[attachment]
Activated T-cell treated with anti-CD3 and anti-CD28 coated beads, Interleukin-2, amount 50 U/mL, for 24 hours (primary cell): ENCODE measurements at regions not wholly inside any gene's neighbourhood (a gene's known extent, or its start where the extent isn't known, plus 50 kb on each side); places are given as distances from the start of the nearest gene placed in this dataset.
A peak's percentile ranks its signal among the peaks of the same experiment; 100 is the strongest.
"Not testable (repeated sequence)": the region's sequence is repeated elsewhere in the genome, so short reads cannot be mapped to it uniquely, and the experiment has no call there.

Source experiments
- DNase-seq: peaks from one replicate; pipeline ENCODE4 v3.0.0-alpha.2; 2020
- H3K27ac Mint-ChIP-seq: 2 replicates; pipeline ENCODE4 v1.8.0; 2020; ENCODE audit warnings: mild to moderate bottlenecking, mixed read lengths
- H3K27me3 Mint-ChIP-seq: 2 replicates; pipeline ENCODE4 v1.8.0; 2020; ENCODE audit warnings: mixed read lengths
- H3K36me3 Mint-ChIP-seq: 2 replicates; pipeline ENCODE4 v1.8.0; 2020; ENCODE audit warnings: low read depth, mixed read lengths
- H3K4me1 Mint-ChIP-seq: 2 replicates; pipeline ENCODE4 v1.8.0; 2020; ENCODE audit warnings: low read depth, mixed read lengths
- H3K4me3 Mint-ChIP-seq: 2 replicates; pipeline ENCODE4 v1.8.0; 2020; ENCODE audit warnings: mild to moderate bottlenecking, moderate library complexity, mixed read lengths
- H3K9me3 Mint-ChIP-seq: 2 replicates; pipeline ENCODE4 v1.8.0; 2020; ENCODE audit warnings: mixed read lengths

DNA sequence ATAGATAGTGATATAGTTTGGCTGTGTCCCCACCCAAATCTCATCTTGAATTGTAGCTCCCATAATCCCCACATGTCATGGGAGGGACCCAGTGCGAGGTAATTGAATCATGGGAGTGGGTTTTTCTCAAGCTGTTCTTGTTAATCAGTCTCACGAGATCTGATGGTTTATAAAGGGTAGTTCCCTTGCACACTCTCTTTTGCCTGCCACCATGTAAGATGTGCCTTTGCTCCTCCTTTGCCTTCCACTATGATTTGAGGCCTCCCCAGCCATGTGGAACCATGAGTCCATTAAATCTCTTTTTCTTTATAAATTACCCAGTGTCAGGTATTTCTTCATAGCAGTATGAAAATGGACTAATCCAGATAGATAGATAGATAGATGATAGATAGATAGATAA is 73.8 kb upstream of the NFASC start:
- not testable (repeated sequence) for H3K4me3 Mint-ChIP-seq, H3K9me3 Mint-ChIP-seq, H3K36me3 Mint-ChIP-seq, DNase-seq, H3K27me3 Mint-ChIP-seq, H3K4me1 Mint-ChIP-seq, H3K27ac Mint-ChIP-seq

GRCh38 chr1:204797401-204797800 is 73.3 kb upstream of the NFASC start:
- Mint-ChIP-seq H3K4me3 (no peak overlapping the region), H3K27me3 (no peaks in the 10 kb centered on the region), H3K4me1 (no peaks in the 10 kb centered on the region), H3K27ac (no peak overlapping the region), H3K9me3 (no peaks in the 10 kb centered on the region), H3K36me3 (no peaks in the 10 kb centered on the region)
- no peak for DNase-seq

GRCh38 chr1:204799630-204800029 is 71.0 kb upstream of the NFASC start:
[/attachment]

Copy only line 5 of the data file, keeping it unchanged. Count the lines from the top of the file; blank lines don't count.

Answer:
- DNase-seq: peaks from one replicate; pipeline ENCODE4 v3.0.0-alpha.2; 2020